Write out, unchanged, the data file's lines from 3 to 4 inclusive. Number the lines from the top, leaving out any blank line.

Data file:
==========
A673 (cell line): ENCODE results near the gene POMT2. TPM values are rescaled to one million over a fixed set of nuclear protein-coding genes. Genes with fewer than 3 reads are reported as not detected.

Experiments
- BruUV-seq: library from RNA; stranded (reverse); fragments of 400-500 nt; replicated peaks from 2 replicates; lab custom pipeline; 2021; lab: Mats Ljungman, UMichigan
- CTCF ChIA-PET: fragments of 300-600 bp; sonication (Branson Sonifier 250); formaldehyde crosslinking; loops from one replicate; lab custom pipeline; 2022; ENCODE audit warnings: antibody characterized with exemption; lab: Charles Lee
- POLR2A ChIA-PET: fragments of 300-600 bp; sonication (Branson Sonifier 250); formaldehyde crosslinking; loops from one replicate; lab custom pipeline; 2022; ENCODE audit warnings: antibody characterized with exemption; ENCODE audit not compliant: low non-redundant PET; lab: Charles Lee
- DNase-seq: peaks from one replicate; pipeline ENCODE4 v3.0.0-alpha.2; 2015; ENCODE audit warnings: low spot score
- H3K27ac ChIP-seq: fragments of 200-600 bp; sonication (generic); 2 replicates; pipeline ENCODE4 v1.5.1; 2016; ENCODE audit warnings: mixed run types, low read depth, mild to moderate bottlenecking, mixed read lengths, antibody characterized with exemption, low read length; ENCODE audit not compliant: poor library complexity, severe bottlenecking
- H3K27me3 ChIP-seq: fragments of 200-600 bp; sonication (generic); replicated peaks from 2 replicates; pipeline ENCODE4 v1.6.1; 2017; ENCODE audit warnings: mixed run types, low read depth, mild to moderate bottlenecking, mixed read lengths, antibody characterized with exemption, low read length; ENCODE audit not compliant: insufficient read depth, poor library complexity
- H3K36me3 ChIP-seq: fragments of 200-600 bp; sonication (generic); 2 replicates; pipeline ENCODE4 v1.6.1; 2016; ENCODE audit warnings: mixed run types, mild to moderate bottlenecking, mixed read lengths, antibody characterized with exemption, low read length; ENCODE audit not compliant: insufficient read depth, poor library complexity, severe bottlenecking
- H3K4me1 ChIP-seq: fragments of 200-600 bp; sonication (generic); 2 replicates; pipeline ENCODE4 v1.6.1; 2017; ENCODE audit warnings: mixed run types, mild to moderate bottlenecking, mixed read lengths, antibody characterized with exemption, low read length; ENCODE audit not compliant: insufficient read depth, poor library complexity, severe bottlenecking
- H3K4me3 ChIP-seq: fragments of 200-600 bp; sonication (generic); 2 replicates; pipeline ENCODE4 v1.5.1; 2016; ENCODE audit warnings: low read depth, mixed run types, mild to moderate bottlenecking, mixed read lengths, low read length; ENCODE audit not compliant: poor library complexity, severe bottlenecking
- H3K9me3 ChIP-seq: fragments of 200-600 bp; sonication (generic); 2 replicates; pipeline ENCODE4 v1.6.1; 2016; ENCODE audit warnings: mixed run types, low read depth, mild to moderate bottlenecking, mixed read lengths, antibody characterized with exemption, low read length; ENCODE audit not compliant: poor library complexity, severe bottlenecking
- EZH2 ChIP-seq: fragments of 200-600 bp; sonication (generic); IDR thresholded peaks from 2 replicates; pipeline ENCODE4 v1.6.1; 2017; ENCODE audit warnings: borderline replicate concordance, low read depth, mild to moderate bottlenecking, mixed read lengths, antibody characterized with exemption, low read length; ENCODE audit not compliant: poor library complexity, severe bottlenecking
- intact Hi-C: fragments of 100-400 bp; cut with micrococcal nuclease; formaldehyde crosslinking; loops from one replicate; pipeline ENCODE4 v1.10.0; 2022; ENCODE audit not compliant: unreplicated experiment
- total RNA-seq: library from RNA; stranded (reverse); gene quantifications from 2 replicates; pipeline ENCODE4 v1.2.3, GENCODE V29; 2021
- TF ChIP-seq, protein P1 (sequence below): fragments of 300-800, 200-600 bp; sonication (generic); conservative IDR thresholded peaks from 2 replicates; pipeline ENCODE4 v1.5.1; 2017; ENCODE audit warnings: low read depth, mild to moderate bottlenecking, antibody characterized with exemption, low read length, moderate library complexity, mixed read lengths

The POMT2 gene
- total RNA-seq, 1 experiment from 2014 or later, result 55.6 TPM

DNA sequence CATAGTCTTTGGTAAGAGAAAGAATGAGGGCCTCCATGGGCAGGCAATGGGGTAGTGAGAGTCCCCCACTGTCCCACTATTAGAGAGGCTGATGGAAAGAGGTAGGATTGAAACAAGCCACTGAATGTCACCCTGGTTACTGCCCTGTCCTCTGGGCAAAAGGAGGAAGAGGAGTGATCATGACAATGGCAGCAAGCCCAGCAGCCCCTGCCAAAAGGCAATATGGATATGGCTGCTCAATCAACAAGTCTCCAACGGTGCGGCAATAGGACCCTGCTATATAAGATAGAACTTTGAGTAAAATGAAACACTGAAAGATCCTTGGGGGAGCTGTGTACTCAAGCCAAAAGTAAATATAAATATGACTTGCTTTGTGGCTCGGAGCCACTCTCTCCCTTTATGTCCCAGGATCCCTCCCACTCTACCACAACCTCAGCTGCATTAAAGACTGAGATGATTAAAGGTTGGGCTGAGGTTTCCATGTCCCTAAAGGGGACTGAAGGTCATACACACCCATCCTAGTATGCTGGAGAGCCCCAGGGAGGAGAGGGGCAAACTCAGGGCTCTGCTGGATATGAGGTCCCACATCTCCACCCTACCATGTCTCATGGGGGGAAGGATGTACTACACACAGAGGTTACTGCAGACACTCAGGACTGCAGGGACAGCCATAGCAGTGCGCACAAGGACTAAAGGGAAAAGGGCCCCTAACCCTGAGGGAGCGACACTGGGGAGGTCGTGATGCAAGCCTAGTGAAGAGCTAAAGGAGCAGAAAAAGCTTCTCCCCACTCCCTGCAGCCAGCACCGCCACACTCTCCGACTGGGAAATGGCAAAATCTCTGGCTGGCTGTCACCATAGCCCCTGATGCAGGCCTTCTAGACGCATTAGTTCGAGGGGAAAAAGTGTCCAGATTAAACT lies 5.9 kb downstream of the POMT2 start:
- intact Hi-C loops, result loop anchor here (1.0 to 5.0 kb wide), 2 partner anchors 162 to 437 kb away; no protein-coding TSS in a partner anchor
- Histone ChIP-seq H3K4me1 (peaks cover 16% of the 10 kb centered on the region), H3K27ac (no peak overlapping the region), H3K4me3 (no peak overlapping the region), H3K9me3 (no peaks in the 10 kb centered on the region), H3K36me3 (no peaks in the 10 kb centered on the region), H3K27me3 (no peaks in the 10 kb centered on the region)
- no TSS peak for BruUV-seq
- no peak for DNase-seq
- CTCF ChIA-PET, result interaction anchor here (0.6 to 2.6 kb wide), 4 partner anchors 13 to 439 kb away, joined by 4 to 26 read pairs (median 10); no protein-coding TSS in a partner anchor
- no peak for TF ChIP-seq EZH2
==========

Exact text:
- BruUV-seq: library from RNA; stranded (reverse); fragments of 400-500 nt; replicated peaks from 2 replicates; lab custom pipeline; 2021; lab: Mats Ljungman, UMichigan
- CTCF ChIA-PET: fragments of 300-600 bp; sonication (Branson Sonifier 250); formaldehyde crosslinking; loops from one replicate; lab custom pipeline; 2022; ENCODE audit warnings: antibody characterized with exemption; lab: Charles Lee